Fooling gang members in to thinking you’re a placid conformer to their jeers they will approach close enough for you to one hit kill the first guy with your machete (which you pick up early in the game). You then use a precious bullet to off any others with guns. You then use a neat threat mechanic which normally leads to the none gun wielding thugs backing off. You can then force them in to pits, over ledges or in to fires. Some will also flat out surrender and drop to their knees. This adds great tension and means encounters are tense. It also means if you screw up you’ll waste precious ammo and are better of restarting the chapter.
The problem with the above mechanic is that it doesn’t always work as advertised. You’ll slash the first gun wielder, pop another then back a couple of guys up to a fire with the pistol (this works even if the gun is empty as they’ll believe, initially at least, the gun is loaded). You then press X to kick the guy in to the fire but instead you start a machete struggle where a quick time event has you hammer RT in an attempt to resolve the locked machete blades and kill the foe. In the mean time the other guy just walks up and stabs you and there is nothing you can do about it – game over.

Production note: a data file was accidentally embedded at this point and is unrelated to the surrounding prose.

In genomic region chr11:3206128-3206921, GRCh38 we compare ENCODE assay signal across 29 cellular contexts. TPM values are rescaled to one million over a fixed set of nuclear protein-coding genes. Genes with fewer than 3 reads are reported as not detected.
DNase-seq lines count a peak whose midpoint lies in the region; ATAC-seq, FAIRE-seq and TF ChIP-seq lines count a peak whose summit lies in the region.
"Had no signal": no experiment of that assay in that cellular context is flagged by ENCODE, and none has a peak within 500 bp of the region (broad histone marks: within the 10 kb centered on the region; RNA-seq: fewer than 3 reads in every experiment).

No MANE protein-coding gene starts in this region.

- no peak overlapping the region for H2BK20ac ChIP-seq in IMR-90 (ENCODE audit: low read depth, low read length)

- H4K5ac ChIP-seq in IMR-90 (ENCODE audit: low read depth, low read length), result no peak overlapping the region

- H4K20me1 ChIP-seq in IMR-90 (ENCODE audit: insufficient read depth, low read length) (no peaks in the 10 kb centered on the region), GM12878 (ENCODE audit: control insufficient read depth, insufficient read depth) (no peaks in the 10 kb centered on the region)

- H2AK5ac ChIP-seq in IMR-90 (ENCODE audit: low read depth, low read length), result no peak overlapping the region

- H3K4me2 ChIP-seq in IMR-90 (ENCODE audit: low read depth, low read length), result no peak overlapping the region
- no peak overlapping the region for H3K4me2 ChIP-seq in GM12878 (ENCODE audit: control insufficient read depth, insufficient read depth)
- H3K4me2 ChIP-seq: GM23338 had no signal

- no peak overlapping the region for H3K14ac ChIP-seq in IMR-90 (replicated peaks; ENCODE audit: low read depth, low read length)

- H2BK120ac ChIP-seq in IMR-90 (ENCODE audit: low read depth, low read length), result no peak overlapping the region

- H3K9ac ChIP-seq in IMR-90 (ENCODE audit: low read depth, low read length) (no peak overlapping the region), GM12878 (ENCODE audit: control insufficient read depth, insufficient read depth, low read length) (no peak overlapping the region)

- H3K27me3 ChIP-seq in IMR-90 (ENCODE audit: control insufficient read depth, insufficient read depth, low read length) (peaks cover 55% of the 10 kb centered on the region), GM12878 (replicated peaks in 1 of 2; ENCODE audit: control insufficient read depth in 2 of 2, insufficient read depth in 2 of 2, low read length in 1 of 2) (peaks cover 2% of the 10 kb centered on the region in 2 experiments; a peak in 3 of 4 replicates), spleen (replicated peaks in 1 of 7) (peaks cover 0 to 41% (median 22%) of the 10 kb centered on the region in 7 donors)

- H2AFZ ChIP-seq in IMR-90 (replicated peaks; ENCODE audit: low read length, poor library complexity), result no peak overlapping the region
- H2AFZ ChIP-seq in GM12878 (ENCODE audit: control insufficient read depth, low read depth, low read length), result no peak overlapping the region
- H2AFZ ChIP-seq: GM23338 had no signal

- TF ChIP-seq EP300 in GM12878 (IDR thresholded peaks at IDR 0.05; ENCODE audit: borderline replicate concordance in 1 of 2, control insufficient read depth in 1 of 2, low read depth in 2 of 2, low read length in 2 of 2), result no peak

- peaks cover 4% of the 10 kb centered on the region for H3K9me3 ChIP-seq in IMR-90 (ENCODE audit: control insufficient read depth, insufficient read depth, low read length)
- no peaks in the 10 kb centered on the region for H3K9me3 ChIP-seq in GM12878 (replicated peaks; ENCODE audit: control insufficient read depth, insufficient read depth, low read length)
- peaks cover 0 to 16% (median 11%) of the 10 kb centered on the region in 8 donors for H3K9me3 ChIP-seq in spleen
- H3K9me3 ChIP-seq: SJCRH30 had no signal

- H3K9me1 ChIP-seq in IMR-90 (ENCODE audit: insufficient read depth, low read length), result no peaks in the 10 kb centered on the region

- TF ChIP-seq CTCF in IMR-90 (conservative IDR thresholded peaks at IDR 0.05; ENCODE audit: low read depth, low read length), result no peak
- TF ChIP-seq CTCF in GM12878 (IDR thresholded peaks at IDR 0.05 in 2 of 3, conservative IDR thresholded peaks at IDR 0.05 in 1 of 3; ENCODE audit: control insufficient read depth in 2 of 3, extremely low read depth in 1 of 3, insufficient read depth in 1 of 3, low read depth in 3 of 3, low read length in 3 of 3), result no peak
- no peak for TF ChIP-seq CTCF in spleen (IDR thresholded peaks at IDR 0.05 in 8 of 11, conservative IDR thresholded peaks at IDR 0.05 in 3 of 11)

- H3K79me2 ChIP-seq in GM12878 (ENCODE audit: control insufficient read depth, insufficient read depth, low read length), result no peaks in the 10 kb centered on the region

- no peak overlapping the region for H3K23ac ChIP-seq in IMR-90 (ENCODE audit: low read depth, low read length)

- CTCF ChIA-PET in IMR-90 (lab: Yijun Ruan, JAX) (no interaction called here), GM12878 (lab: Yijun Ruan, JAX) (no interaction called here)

Little design issues like that just layer frustration upon frustration to the point that the horrors that are unfolding in the game around you are equalled by the stress you’ll be experiencing at the expense of the controls and design hang-ups.
It’s a huge shame as there are a number of design choices and game ideas that really do make the world, and the game, very intense and gripping without resulting to zombies or mutant monsters attack you wave after wave. The game builds great tension and a world I really wanted to explore more and inhabit further. If I must be harsh it’s hard to see what took the team the four plus years of development time. Ubisoft made the correct call bringing the game to download services rather than full retail. As a statement on the descent of man in to selfish anarchy in times of adversity it makes a great play this aspect and pretty much succeeds in its premise.